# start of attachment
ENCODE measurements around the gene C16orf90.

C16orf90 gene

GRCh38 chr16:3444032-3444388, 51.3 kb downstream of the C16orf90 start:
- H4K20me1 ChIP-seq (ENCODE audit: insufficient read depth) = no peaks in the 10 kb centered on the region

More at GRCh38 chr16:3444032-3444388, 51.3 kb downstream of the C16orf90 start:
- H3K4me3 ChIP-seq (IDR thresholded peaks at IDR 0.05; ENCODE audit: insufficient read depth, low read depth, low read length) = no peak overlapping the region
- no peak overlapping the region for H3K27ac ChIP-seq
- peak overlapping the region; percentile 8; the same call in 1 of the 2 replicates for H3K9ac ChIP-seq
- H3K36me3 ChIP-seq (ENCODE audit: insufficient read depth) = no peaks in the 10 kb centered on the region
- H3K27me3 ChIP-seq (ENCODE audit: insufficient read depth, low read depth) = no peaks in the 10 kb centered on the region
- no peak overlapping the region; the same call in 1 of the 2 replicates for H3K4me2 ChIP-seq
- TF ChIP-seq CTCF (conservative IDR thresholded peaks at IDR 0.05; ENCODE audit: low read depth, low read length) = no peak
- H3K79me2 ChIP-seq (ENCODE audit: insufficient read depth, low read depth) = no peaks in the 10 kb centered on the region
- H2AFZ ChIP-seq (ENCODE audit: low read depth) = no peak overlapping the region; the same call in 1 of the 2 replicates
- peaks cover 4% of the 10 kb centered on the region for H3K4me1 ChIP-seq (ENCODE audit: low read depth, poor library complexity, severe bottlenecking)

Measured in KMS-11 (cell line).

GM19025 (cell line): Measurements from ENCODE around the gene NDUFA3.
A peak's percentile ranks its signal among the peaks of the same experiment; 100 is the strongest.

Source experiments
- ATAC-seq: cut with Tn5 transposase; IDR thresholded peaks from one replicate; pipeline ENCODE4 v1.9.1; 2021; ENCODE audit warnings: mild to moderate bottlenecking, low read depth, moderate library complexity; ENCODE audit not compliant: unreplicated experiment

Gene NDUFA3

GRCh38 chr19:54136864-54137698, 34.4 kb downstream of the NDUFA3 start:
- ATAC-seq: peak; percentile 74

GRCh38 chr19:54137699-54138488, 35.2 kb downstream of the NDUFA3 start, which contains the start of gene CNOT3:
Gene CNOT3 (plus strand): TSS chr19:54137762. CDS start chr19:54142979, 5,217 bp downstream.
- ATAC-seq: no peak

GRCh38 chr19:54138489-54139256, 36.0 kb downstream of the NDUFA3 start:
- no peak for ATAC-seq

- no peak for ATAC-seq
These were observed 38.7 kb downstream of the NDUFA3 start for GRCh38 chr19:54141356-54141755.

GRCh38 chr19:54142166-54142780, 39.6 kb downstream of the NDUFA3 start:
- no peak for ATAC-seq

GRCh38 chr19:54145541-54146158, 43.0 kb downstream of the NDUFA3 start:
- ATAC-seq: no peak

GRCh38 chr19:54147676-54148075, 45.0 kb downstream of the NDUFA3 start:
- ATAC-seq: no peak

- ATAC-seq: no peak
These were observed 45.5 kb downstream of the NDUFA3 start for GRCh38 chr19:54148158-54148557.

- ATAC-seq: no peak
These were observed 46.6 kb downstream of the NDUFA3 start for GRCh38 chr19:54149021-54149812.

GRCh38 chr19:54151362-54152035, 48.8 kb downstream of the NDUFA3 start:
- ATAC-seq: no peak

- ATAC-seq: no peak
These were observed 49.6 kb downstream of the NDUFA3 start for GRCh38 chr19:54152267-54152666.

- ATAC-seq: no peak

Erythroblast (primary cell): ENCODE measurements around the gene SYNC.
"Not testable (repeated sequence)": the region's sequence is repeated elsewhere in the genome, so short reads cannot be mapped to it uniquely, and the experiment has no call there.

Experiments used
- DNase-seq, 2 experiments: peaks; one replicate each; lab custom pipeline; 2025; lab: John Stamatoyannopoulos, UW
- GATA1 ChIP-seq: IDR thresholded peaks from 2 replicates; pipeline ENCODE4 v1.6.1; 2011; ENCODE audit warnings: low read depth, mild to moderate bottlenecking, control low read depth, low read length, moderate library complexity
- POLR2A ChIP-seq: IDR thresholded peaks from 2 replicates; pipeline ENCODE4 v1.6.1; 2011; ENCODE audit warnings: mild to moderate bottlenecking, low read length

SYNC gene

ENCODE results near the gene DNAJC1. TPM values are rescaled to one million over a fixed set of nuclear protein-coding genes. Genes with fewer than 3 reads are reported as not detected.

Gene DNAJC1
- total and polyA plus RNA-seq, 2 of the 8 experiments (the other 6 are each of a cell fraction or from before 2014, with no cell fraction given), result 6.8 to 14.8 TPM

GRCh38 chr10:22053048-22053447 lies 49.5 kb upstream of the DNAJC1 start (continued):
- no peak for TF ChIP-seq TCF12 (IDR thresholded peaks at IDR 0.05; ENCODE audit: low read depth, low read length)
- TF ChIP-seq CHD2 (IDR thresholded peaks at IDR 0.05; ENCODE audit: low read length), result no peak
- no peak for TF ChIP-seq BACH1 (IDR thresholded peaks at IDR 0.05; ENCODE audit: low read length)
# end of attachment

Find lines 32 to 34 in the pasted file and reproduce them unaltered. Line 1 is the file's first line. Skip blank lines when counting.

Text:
- no peak for ATAC-seq

GRCh38 chr19:54145541-54146158, 43.0 kb downstream of the NDUFA3 start:
- ATAC-seq: no peak